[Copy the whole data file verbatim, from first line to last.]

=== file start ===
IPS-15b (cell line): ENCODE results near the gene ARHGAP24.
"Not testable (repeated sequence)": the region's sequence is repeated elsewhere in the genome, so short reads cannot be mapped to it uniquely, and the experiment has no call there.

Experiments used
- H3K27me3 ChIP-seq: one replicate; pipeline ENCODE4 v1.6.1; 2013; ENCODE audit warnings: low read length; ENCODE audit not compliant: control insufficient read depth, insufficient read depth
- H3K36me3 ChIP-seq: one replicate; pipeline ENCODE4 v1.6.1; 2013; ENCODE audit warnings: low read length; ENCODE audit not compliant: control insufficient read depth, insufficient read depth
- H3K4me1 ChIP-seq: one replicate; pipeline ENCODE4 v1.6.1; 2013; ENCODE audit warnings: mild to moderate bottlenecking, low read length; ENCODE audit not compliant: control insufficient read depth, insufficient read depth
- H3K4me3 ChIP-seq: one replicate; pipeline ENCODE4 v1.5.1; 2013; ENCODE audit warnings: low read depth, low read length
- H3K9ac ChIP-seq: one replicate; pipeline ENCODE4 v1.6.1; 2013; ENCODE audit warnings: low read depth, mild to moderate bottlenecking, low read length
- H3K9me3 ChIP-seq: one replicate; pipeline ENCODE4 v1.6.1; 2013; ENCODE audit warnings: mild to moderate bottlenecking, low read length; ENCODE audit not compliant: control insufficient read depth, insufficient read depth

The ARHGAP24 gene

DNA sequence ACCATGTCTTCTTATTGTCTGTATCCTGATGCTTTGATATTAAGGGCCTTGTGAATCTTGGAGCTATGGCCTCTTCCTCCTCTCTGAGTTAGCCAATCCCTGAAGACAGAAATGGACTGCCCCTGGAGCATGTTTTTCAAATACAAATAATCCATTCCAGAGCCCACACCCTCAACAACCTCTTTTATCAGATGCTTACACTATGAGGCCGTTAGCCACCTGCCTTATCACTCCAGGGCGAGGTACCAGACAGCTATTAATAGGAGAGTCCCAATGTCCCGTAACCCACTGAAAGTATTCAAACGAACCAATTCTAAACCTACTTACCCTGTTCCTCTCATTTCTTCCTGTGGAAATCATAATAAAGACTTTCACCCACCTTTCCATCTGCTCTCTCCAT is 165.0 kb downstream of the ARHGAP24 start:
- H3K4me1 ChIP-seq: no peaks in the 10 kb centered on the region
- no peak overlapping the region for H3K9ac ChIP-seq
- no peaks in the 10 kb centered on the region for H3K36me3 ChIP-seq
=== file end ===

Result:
IPS-15b (cell line): ENCODE results near the gene ARHGAP24.
"Not testable (repeated sequence)": the region's sequence is repeated elsewhere in the genome, so short reads cannot be mapped to it uniquely, and the experiment has no call there.

Experiments used
- H3K27me3 ChIP-seq: one replicate; pipeline ENCODE4 v1.6.1; 2013; ENCODE audit warnings: low read length; ENCODE audit not compliant: control insufficient read depth, insufficient read depth
- H3K36me3 ChIP-seq: one replicate; pipeline ENCODE4 v1.6.1; 2013; ENCODE audit warnings: low read length; ENCODE audit not compliant: control insufficient read depth, insufficient read depth
- H3K4me1 ChIP-seq: one replicate; pipeline ENCODE4 v1.6.1; 2013; ENCODE audit warnings: mild to moderate bottlenecking, low read length; ENCODE audit not compliant: control insufficient read depth, insufficient read depth
- H3K4me3 ChIP-seq: one replicate; pipeline ENCODE4 v1.5.1; 2013; ENCODE audit warnings: low read depth, low read length
- H3K9ac ChIP-seq: one replicate; pipeline ENCODE4 v1.6.1; 2013; ENCODE audit warnings: low read depth, mild to moderate bottlenecking, low read length
- H3K9me3 ChIP-seq: one replicate; pipeline ENCODE4 v1.6.1; 2013; ENCODE audit warnings: mild to moderate bottlenecking, low read length; ENCODE audit not compliant: control insufficient read depth, insufficient read depth

The ARHGAP24 gene

DNA sequence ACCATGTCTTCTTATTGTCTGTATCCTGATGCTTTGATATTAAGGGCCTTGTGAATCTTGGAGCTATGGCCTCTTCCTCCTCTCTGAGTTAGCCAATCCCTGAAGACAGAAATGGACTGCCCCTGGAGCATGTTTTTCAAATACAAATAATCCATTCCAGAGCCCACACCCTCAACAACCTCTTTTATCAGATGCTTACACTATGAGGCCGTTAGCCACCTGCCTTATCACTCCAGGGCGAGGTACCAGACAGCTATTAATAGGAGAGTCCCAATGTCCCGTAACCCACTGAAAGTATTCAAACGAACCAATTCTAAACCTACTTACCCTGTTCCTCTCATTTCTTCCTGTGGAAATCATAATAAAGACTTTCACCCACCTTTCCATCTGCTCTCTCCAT is 165.0 kb downstream of the ARHGAP24 start:
- H3K4me1 ChIP-seq: no peaks in the 10 kb centered on the region
- no peak overlapping the region for H3K9ac ChIP-seq
- no peaks in the 10 kb centered on the region for H3K36me3 ChIP-seq